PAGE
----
The New York Times’ executive editor, Dean Baquet, denounced President Donald Trump’s attacks on individual journalists and the press writ large as “appalling” and something that puts journalists’ “lives at risk.”
“I think his personal attacks on reporters, including [NYT White House correspondent] Maggie [Haberman], are pretty awful and pretty unpresidential,” he told the Guardian on Monday. “I think personal attacks on journalists, when he calls them names, I think he puts their lives at risk.”
“I think that when he actually calls reporters names, says they’re un-American, says they’re enemies of the people,” Baquet added, “that phrase has a deep history. I think when he says that, it is an appalling attack on the press.”
Baquet also explained why he was hesitant to allow his reporters to include “value judgments,” as the Guardian phrased it, in their reporting on Trump’s behaviors and statements.
“The most powerful writing I’ve ever seen about race, as a black man who grew up in the south, did not use the word ‘racist.’ It quoted people saying what they had to say, and described the world they live in. And you made your own judgment. And the judgment was pretty clear,” he said. “I think that’s the way to write about Donald Trump and everybody else. It’s just to let them talk.”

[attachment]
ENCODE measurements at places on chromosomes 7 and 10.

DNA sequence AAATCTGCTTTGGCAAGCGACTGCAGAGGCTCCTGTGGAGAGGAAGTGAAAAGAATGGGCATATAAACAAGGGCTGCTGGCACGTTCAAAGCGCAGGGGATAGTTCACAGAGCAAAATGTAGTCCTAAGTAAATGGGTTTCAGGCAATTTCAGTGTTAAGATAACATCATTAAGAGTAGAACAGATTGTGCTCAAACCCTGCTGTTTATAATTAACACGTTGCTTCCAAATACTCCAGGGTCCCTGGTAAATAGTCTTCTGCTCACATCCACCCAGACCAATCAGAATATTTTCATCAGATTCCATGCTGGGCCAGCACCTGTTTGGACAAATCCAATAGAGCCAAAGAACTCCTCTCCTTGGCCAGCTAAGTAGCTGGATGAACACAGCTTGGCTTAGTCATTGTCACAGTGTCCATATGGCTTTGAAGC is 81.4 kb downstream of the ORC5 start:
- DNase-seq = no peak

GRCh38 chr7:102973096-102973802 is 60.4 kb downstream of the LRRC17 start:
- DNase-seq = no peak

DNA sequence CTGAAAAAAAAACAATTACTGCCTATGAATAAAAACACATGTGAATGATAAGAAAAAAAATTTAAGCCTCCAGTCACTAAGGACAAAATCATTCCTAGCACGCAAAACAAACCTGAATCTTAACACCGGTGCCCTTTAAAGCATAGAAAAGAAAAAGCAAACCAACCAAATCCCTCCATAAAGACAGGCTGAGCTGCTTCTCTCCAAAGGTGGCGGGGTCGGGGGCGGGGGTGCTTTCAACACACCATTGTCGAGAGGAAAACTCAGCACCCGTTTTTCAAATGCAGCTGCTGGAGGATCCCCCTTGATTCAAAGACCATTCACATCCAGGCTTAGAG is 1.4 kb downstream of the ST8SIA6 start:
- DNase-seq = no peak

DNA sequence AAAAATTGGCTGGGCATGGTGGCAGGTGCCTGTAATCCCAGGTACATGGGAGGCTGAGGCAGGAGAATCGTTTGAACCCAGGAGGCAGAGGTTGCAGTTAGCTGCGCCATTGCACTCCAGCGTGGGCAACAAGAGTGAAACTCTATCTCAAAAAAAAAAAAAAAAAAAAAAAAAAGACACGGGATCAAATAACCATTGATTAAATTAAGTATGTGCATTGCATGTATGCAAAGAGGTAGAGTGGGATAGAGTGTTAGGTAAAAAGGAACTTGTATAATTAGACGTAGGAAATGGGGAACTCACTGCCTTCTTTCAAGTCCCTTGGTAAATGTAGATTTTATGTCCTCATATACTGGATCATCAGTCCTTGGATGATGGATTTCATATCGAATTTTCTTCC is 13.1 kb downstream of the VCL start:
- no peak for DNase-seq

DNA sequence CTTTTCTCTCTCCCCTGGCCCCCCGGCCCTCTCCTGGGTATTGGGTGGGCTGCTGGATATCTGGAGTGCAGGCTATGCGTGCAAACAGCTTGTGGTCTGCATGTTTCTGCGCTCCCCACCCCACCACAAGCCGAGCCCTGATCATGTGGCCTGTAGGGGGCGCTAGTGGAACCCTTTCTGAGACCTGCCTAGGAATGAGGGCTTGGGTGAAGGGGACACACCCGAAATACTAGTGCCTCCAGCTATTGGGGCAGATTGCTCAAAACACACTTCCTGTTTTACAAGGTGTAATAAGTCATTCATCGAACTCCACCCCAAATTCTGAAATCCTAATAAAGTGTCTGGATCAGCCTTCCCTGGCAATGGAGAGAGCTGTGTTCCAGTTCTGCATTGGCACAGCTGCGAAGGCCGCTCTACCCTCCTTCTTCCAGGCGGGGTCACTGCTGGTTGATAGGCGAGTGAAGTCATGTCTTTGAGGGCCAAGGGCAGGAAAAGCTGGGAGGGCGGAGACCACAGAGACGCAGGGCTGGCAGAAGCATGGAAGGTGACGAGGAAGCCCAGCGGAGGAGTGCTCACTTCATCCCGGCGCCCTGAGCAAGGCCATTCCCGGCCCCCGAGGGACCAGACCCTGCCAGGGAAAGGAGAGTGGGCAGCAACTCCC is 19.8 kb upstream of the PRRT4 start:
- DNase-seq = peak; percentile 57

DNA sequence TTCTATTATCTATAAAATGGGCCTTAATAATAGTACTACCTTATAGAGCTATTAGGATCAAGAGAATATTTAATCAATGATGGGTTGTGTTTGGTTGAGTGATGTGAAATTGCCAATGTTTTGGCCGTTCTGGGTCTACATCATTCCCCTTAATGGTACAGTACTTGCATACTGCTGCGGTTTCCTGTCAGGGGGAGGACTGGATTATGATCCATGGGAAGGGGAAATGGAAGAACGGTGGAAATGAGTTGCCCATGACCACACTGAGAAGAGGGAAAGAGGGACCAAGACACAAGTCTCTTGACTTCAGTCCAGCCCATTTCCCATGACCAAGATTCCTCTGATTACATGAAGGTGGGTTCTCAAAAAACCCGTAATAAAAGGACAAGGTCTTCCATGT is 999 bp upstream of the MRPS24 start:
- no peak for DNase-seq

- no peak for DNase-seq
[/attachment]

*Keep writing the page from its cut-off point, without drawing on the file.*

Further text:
When asked whether he thought Trump was a racist, Baquet demurred.
“I don’t know. I think Donald Trump says racially divisive things. I think that’s a little bit different. I’m not in his head enough to know whether he says them because he wants to stoke his base,” Baquet said.
He also declined to say whether he believed Trump was sexist but did say that there was “no question Donald Trump has trouble with women.”
Baquet joined the Times as its top editor in 2014 and is expected to step down from his position in the next two years, according to the Guardian.